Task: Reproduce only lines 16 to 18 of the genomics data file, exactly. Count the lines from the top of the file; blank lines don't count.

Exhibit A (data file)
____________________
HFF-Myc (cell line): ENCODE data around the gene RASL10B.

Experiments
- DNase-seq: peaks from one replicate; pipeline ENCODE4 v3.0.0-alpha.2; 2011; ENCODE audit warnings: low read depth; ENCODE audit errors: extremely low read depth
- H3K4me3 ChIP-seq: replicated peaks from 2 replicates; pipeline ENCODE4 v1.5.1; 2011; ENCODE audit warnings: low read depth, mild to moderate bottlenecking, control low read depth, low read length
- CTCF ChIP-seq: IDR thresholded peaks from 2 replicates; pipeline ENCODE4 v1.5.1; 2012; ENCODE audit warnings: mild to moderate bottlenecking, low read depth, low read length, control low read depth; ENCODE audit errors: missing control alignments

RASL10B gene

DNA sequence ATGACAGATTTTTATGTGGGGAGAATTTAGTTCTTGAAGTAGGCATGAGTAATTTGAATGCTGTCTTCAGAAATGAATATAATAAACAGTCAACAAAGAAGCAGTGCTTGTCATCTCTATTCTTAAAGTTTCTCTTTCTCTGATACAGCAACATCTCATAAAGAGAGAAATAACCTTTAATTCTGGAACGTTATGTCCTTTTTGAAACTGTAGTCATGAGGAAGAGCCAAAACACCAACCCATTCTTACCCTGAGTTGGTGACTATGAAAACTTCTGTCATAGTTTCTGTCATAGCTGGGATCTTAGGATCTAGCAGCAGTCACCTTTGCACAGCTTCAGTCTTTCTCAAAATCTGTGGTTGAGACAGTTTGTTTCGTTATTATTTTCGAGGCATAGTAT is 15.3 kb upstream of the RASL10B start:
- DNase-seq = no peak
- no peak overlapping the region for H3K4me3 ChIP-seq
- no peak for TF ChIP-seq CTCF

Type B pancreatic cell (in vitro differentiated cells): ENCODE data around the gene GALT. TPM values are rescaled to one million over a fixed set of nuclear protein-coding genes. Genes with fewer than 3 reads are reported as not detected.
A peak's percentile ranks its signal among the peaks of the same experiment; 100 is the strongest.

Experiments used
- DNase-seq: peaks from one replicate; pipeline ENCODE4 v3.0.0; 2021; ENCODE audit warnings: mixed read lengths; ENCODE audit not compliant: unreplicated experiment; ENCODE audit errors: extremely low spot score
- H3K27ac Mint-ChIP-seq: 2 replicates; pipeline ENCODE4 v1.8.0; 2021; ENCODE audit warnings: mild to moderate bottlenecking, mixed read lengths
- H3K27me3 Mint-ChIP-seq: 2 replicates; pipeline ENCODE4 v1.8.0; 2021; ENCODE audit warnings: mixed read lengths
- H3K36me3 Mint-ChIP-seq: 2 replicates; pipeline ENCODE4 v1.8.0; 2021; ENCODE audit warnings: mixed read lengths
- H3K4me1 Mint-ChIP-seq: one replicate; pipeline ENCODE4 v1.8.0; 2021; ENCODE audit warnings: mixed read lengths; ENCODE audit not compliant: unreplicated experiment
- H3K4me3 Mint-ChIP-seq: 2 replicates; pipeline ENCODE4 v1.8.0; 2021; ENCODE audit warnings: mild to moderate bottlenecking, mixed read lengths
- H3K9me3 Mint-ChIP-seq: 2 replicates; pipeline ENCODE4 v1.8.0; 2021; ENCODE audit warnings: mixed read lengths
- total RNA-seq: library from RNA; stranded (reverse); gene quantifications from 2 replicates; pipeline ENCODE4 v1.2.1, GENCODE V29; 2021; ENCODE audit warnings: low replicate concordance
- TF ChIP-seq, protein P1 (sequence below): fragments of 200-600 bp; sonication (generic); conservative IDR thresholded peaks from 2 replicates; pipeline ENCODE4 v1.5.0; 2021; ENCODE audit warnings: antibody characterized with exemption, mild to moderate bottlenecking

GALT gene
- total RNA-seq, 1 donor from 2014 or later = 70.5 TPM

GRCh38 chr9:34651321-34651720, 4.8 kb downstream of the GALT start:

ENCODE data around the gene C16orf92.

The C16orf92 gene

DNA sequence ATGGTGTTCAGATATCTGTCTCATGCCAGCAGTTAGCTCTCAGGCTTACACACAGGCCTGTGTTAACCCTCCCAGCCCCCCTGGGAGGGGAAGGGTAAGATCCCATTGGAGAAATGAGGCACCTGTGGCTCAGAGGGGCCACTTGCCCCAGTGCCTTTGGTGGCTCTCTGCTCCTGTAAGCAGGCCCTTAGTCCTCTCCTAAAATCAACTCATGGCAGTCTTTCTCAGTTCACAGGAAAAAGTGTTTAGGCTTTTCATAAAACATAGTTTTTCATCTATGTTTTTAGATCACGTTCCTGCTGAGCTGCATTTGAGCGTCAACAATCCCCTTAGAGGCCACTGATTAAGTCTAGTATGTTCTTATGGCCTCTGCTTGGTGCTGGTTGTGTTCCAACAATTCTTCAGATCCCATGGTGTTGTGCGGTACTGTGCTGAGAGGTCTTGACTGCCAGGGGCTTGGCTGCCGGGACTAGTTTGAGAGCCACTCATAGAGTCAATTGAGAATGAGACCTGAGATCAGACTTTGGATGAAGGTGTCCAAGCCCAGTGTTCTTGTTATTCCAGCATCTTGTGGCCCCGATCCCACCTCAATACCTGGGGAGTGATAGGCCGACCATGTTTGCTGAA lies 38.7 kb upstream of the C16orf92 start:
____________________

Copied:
- H3K27me3 Mint-ChIP-seq: 2 replicates; pipeline ENCODE4 v1.8.0; 2021; ENCODE audit warnings: mixed read lengths
- H3K36me3 Mint-ChIP-seq: 2 replicates; pipeline ENCODE4 v1.8.0; 2021; ENCODE audit warnings: mixed read lengths
- H3K4me1 Mint-ChIP-seq: one replicate; pipeline ENCODE4 v1.8.0; 2021; ENCODE audit warnings: mixed read lengths; ENCODE audit not compliant: unreplicated experiment